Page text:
Transitory Fed Weakens US Dollar
With Jerome Powell firmly camped still in the transitory inflation corner, US bond yields unwound their previous day’s rise, and that saw the US dollar give back part of its previous session’s gains. The fell 0.44% to 92.37 overnight, leaving it mid-range between support at 92.00 and resistance at 92.85, which it once again tested and failed at intra-session overnight.
Currency markets continue to show more caution on the inflation equation than either stocks or bonds, and this has been the case for the past couple of weeks. In the meantime, a break of the aforementioned support/resistance levels is now required to signal the US dollar’s next directional move.
A dovish Powell lifted off its 1.1770 lows overnight, rallying to 1.1850, where it remained in moribund trade in Asia. With inflation data remaining soggy in Europe, the single currency needs to recapture the 1.1900 regions to signal a greater recovery. Otherwise, a break of 1.1770 could still signal a deeper correction to between 1.1500/1.1600.
A Bank of England official suggested that UK rate hikes could be getting closer overnight, which saw sterling climb 0.35% to 1.3860. That rally has faded in Asia, with falling to 1.3840. GBP/USD cleared support at 1.3800 and resistance at 1.3900.
fell 0.30% to 0.7460 in Asia, despite very impressive data. COVID-19 worries are clearly perceived as a more immediate threat to AUD/USD today, and resistance at 0.7500 looked safe for now. Large options expiries at that level today, though, mean that AUD/USD is unlikely to track much lower intra-session.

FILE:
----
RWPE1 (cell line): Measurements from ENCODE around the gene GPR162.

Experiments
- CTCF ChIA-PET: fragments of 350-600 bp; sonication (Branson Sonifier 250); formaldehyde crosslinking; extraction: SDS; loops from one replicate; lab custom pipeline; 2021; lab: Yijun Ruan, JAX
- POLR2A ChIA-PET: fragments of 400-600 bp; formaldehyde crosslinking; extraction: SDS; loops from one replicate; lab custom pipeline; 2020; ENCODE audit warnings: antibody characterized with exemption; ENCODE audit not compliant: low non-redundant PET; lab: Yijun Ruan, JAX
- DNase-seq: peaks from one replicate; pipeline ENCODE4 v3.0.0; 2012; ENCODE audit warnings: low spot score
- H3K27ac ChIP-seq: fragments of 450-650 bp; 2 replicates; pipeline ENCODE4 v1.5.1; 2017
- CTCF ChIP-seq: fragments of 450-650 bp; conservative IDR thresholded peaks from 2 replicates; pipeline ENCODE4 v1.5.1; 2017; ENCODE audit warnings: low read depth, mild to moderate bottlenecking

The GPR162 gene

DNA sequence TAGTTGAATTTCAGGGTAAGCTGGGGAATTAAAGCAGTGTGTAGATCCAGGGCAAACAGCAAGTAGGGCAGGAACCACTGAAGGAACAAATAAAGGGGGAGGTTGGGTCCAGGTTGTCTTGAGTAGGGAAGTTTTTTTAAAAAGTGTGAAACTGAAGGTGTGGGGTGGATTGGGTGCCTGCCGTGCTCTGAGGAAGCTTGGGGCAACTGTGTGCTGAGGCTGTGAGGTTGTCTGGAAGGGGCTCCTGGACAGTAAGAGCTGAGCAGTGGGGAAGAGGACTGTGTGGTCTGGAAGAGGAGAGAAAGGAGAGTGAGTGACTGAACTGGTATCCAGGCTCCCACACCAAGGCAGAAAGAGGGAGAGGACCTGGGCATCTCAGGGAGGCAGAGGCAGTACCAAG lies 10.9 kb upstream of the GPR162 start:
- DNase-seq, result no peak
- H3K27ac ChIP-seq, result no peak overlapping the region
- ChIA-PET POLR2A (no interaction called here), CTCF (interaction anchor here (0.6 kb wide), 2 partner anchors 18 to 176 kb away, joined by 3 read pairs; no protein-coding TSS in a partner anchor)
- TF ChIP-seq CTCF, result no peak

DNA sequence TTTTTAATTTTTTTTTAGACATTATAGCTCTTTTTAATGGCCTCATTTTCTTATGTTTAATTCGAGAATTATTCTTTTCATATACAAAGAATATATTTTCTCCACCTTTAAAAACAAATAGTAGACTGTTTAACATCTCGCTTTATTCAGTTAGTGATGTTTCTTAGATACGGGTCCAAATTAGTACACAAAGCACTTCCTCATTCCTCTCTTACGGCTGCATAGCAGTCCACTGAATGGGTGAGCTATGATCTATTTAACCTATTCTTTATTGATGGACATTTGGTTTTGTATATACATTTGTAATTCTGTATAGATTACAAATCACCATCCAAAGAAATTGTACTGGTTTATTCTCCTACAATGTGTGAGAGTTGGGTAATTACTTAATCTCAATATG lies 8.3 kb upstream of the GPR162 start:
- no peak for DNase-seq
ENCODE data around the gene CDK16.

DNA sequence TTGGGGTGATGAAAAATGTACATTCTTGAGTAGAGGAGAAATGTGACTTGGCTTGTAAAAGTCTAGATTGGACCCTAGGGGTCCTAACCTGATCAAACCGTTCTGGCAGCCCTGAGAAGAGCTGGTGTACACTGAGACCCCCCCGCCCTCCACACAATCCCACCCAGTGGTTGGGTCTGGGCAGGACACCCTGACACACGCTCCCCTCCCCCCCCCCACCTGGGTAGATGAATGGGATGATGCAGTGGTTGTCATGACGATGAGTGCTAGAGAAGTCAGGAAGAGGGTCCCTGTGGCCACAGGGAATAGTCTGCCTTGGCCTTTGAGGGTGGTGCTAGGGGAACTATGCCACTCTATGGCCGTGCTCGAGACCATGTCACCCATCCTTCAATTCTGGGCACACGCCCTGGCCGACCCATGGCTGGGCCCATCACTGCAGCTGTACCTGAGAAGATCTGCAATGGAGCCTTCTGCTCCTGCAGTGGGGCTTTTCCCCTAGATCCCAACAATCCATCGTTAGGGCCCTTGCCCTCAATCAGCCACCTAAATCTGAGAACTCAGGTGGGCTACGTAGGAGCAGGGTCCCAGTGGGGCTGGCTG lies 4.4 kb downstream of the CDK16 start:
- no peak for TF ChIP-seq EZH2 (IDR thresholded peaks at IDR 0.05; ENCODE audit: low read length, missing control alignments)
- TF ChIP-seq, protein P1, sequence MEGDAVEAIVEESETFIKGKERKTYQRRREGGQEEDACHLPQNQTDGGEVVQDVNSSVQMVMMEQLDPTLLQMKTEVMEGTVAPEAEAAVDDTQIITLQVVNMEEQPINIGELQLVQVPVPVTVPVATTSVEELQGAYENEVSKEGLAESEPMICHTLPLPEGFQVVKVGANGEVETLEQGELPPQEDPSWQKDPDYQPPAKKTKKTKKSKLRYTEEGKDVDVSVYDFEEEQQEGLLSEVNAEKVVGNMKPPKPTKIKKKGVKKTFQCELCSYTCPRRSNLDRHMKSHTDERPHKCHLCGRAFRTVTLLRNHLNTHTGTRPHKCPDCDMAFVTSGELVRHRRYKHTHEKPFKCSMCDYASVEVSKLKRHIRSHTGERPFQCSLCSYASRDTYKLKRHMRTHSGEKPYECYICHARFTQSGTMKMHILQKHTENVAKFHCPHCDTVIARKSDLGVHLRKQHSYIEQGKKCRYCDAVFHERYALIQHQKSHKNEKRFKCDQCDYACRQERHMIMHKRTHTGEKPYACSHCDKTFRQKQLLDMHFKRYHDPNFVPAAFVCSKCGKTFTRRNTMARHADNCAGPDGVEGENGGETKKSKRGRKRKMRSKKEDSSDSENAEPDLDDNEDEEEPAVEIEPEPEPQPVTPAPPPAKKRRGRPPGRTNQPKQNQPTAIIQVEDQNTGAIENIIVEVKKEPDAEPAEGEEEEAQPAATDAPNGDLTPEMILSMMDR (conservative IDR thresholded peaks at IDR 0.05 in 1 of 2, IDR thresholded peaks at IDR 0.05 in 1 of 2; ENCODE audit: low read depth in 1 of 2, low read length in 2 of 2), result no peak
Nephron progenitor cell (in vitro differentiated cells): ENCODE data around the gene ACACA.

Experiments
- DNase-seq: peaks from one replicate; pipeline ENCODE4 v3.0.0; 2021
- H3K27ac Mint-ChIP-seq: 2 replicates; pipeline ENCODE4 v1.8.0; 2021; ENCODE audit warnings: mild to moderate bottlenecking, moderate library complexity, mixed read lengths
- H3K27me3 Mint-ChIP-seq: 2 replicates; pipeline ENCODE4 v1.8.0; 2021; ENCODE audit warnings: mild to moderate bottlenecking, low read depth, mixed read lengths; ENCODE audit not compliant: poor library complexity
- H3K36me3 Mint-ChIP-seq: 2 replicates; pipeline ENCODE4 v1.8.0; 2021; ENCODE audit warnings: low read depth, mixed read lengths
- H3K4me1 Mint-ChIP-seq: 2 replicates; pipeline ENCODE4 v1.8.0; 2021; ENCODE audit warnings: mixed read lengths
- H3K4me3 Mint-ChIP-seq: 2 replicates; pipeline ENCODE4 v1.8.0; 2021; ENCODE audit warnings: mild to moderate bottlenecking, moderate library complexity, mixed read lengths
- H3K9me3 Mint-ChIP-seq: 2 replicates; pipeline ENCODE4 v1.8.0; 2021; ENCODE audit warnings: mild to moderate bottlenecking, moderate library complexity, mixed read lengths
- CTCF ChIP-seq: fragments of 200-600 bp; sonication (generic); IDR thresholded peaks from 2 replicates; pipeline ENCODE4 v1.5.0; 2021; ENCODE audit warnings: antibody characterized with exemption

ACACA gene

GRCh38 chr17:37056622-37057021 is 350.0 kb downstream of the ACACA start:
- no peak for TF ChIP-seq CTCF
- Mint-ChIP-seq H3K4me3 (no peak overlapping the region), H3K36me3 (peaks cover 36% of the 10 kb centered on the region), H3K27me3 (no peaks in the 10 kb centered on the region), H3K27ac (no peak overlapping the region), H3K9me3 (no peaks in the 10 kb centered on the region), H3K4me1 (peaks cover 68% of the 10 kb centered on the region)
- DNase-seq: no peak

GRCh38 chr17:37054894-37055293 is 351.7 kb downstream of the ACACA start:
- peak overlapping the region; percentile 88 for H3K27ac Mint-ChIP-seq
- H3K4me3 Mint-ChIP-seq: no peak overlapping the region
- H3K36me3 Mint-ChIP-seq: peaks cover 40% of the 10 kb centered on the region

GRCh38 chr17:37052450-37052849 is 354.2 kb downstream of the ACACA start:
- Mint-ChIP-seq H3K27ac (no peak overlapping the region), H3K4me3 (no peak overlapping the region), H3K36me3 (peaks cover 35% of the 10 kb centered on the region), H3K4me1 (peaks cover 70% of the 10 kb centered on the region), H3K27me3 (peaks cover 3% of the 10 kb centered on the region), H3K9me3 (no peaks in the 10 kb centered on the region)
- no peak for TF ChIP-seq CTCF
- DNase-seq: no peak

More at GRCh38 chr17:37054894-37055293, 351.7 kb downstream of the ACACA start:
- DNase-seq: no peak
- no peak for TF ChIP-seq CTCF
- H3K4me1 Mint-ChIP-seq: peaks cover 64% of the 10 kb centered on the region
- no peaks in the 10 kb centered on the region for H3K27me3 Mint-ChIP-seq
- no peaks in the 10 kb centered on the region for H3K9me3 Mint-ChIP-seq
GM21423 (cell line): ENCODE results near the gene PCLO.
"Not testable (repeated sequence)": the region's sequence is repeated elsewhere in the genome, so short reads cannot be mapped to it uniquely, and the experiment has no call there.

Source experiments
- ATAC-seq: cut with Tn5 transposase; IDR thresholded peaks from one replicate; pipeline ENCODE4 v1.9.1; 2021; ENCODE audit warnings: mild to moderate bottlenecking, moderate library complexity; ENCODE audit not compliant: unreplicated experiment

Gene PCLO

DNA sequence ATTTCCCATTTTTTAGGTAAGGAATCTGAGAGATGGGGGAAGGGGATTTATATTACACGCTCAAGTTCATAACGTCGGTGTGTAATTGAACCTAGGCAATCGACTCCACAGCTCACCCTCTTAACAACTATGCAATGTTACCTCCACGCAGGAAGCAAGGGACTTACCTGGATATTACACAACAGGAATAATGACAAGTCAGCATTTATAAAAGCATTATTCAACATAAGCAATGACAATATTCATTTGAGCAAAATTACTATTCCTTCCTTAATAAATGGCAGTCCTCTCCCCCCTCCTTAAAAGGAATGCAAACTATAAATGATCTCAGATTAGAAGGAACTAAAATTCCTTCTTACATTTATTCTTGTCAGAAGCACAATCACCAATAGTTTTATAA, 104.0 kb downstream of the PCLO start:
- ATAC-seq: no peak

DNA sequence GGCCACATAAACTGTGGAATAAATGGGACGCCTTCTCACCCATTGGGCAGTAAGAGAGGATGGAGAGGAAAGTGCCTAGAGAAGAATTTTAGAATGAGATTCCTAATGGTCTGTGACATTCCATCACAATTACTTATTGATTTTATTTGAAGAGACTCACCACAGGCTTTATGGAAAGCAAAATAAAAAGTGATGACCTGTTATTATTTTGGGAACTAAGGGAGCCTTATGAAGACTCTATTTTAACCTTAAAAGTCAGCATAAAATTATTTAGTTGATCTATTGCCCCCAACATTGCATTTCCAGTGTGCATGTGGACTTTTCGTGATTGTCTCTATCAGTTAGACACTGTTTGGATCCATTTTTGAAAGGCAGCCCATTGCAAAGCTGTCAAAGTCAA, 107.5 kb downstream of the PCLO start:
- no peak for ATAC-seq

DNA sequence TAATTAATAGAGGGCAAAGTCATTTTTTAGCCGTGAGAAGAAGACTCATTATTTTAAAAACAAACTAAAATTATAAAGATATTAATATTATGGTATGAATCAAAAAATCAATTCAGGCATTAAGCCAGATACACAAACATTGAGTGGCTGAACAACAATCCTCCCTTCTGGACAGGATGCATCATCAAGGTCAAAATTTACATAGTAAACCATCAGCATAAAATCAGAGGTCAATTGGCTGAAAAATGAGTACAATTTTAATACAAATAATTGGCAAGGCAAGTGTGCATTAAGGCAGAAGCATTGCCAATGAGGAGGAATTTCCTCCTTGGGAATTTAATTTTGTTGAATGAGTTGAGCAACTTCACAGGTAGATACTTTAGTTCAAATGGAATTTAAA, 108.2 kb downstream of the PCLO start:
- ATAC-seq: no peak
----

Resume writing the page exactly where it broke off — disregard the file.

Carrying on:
selling may also be weighing on the Australian dollar after a hawkish pushed the higher yesterday. NZD/USD held gains above 0.7000 overnight, and if inflation data released tomorrow morning is higher than expected, the tightening noise will increase. That should see the kiwi continue to rally versus the US and Australian dollars.
Asian currencies recorded modest gains overnight in a collective sigh of relief after Jerome Powell kept the Fed in the dovish corner. fell to 74.476 and to 1141.10, helped along by firm India data and a slightly Bank of Korea. However, the retracements were shallow, and in the case of , and , they are almost non-existent.
The latter three remain the most vulnerable to further weakness along with the as all four continue to grapple with challenging COVID-19 situations. The fall in prices overnight will have done the IDR and MYR no favors, and you can throw in political uncertainty into the as well. With content to range between 6.4500 and 6.5000, it was regional Asia that remained the most vulnerable to further losses for now.